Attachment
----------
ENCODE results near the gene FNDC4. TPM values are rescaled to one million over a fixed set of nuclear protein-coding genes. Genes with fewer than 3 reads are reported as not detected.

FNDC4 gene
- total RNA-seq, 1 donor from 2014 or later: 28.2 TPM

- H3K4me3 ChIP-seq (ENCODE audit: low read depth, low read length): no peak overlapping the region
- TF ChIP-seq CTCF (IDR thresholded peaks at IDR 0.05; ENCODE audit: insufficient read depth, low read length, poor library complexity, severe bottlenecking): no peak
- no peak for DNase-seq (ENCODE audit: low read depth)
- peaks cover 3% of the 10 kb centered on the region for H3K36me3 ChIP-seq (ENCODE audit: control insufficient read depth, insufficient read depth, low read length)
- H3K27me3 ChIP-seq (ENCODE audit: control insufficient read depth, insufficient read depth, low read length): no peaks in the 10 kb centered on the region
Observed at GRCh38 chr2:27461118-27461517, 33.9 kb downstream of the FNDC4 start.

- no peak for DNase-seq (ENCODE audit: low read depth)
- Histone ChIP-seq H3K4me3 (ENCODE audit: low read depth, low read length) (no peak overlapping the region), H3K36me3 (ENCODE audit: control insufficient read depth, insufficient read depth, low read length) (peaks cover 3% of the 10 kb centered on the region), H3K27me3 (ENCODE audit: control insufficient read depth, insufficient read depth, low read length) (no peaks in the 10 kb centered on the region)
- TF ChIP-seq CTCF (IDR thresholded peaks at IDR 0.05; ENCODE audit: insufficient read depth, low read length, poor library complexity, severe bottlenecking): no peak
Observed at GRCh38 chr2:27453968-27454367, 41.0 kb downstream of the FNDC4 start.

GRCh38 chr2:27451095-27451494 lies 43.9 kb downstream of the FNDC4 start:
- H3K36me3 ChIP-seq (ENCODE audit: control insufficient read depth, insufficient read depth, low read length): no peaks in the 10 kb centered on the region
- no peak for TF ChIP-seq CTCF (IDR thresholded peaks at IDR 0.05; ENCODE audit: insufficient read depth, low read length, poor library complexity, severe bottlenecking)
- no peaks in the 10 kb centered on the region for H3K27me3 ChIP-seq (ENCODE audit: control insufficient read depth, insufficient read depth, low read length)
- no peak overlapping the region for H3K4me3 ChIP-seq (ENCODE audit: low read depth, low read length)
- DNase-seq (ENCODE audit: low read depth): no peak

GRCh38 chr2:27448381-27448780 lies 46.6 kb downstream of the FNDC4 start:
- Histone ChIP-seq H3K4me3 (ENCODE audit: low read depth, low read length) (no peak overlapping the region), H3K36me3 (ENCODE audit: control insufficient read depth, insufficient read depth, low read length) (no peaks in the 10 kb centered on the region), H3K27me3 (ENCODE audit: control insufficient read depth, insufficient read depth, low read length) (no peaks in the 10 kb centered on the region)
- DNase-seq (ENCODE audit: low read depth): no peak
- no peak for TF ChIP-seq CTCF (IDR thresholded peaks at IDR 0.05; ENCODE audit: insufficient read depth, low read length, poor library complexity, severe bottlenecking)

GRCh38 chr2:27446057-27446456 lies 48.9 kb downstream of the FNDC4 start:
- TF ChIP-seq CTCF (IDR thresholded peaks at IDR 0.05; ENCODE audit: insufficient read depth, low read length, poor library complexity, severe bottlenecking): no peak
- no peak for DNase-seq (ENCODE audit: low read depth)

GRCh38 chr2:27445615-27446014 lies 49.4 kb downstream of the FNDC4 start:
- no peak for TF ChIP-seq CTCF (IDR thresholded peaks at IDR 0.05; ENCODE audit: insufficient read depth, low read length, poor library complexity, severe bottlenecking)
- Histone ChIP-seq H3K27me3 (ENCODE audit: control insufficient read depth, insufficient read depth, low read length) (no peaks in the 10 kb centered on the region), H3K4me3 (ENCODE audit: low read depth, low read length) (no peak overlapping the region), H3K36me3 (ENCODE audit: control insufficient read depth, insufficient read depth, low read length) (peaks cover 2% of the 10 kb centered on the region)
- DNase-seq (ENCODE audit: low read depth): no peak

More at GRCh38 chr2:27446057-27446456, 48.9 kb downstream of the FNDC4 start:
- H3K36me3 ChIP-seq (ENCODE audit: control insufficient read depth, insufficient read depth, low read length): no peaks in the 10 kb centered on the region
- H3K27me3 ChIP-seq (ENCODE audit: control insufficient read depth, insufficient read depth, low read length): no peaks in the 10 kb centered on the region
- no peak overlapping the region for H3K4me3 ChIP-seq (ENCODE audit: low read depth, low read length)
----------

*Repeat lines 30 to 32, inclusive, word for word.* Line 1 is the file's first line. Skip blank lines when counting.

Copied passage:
- DNase-seq (ENCODE audit: low read depth): no peak

More at GRCh38 chr2:27446057-27446456, 48.9 kb downstream of the FNDC4 start:
- H3K36me3 ChIP-seq (ENCODE audit: control insufficient read depth, insufficient read depth, low read length): no peaks in the 10 kb centered on the region